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Netflix’s breakout teen suicide drama 13 Reasons Why will look very different when season two is unspooled May 18.
Following its controversial first season — which featured the suicide of teenager Hannah Baker (Katherine Langford) and the 13 cassette tapes of clues she left behind — creator/showrunner Brian Yorkey says the Netflix and Paramount Television series will explore equally heavy subjects, only without such a graphic depiction. The fallout from Hannah’s suicide as well as sexual assault will be top of mind in the unexpected second season of 13 Reasons Why.
While season one followed the events of Jay Asher’s book, many involved with the series and viewers alike did not expect there to be a second season. To hear Yorkey tell it, the finale set up numerous other storylines that could lead to a larger conversation about subjects including sexual assault, gun violence and more. Among the threads season two will explore are Jessica’s (Alisha Boe) coming to terms with being a victim of sexual assault; Tyler’s (Devin Druid) isolation and decision to buy a gun and explosives; and Clay (Dylan Minnette) coming to terms with Hannah’s suicide.
“To leave them there would be unfair to the characters and to the viewers that had come to care about them,” Yorkey said at a recent panel, after which he opened up about his larger plan for season two. “In season two, we explore how these characters deal with the aftermath of what happened to Hannah. [Guidance counselor] Mr. Porter [Derek Luke] will be coming to terms with the way that he let Hannah down and will be determined not to let any kids down in the future. His story is one of the most compelling to me. We’ll see a man who is determined to reach every kid who needs to be reached and help every kid who needs to be helped, whatever it takes. I think he will probably go out of bounds a bit in the other direction, trying to be helpful in the best way that he knows.”
Hannah and Jessica’s sexual assaults will also be central to season two, with a storyline conceived well before the #MeToo movement surfaced in the fall. (Season two will continue to feature Hannah, though there will also be new narrators.)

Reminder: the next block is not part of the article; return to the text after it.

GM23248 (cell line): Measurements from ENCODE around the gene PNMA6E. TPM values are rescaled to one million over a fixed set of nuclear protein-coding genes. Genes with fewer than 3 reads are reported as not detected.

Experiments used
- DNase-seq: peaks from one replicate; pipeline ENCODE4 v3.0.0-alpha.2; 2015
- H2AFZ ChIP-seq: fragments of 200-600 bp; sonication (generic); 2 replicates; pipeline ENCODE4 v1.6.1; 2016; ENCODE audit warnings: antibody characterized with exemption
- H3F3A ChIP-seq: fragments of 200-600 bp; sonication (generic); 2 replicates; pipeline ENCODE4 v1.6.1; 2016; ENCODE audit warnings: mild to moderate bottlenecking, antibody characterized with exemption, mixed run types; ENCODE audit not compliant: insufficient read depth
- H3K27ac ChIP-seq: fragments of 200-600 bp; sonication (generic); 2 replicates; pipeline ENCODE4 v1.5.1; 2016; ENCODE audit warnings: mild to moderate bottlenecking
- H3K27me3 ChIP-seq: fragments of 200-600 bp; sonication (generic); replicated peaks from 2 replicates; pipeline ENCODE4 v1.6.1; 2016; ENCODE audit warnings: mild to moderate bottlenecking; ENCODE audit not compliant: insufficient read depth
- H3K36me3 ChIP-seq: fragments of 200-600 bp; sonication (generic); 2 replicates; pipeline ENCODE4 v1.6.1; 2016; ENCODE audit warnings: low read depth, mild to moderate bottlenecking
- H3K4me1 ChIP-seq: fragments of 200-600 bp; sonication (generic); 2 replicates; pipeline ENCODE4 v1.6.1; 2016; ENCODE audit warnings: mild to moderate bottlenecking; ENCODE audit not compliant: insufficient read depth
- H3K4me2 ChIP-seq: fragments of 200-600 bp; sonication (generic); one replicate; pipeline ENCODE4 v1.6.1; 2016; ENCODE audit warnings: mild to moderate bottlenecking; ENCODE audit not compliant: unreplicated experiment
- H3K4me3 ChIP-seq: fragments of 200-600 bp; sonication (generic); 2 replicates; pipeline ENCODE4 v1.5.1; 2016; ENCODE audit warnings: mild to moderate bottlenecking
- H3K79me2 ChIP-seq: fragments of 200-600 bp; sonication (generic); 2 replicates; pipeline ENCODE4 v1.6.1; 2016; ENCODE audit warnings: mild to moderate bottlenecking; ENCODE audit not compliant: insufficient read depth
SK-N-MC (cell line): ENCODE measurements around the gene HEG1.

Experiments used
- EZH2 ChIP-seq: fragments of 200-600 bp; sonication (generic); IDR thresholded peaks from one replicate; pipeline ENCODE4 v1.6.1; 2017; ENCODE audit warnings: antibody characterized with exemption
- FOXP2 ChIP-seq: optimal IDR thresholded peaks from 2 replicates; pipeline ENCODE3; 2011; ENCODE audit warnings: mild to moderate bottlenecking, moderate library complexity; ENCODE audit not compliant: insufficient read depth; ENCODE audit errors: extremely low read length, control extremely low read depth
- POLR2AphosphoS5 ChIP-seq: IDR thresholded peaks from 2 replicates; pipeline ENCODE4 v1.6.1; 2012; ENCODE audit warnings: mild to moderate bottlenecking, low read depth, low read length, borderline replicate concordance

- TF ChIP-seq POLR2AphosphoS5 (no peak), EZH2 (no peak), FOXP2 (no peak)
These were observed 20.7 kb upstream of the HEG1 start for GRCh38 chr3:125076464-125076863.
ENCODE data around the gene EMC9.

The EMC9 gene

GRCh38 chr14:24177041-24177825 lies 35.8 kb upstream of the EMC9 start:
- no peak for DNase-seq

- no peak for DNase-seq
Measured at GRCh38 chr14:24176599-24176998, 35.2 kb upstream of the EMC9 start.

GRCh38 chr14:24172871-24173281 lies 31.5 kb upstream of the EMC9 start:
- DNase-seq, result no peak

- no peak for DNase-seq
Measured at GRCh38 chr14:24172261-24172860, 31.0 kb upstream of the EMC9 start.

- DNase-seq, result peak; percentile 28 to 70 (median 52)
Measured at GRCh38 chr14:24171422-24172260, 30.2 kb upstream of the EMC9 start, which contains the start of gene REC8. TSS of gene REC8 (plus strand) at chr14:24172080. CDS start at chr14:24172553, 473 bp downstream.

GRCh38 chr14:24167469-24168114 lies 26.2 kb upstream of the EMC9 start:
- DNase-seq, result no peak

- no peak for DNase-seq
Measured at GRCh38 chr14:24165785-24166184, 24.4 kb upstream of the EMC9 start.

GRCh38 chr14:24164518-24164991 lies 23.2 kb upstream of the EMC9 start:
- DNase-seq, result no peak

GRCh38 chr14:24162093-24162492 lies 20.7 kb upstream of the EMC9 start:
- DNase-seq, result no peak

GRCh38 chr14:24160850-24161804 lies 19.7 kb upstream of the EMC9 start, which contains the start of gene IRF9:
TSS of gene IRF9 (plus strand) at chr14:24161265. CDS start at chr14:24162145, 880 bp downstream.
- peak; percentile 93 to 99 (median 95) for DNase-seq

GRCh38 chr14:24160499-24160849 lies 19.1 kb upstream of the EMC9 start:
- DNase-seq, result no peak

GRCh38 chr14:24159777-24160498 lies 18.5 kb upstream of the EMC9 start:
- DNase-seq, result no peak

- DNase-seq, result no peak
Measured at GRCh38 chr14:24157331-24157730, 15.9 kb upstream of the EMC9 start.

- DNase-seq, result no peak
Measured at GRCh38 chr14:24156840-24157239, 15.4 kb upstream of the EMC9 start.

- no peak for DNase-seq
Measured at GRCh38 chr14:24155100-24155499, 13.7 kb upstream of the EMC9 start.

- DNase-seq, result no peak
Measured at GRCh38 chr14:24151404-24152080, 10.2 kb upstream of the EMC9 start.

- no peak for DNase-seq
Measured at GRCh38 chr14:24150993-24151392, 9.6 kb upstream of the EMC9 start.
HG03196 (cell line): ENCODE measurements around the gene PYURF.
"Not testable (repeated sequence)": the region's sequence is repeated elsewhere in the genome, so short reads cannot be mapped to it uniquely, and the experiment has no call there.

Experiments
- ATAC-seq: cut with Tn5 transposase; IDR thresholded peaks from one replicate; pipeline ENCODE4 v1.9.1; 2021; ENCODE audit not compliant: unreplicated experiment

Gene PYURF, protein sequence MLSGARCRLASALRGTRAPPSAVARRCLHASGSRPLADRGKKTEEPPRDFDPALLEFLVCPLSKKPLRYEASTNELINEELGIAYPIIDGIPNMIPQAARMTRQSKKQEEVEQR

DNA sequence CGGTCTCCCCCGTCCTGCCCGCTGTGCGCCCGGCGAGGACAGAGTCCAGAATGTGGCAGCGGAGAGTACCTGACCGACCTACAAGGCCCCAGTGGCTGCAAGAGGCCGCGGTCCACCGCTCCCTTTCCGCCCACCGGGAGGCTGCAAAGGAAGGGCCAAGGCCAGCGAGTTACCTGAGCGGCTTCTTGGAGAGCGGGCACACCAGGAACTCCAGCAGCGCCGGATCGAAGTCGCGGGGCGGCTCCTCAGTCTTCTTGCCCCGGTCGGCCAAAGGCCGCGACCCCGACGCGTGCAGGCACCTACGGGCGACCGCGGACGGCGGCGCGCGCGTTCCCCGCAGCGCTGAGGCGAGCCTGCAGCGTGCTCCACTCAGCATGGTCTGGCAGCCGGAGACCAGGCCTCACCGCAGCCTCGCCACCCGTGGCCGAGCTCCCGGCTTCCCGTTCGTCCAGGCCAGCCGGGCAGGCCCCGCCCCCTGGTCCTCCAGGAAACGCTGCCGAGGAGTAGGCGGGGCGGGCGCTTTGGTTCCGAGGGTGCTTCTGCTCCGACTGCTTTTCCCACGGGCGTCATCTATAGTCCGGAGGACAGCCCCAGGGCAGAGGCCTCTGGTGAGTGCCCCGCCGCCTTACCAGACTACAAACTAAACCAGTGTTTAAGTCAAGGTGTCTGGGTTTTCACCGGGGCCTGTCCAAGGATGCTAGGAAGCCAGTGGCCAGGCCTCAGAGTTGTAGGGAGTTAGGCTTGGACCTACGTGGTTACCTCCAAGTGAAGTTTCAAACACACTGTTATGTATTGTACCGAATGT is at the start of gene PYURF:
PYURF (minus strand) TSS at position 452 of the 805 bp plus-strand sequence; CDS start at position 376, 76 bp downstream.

“I once read something online where someone said, ‘Well, Jessica told her dad she was raped, so her story is over.’ I remember thinking that right there is reason enough to do a season two, because her story is just beginning — her experience continues to be a central part of season two,” Yorkey says.
Jessica’s recovery will also be explored as Yorkey looks to examine what it’s like to “go from being a victim of sexual assault to being a survivor of sex assault,” as the series started breaking stories in February, before the Harvey Weinstein story broke and the #MeToo and Time’s Up movements swept the country. Season two will explore an ongoing case of numerous sexual assaults that is connected to one of the athletic teams at the high school at the center of 13 Reasons Why. The revelation has been described as a “sickening secret” and conspiracy that will come out during the trial between Hannah’s parents and the school district, thanks to a series of “ominous” Polaroids.
“We look at the ways that sexual assault has been perpetrated over a number of years and has been in fact documented, and also the ways in which the institutions — the athletic department, the high school itself — are in some ways complicit in letting that happen,” Yorkey says of the timely storyline. “When we first developed it, we had these discussions about whether it was realistic to think that serial sexual abuse could be kept secret by so many people for so long. Over the course of the summer, we watched events unfold in our culture that confirmed to us that yes, unfortunately, it is possible for severe sexual abuse at a very high, consistent level to be kept secret by many, many people, and for institutions to be complicit in it. So that’s very much a part of our story in season two, and we’re hoping that enters the conversation around the show, particularly because it is something that girls even at a very young age are dealing with in our culture, and it’s something that needs to change.”
Below, Yorkey speaks with The Hollywood Reporter about his larger plan for season two and why, amid his vow for authenticity, the series will not feature another suicide when it returns.
You began writing season two in February and wrapped filming in December. Since the sexual assault storyline is so timely, did you make changes as you went along?
It’s always evolving. It was interesting this year with some of the storylines that we had. I mentioned the storyline of an ongoing kind of cultural tradition of sexual assault and sexual abuse at Liberty High School and the institutional complicity in it. Also, the storyline of Tyler, who is a kid who might be at risk of being a school shooter. Both of those storylines were very much ones that we developed in the late winter. They were in the first season, and then we really started to continue to develop them in the late winter and early spring — and then we sort of watched as the world unfolded. It was really a remarkable experience. I don’t think it really led us to change that much, but it did reaffirm for us that these were really important stories to be telling.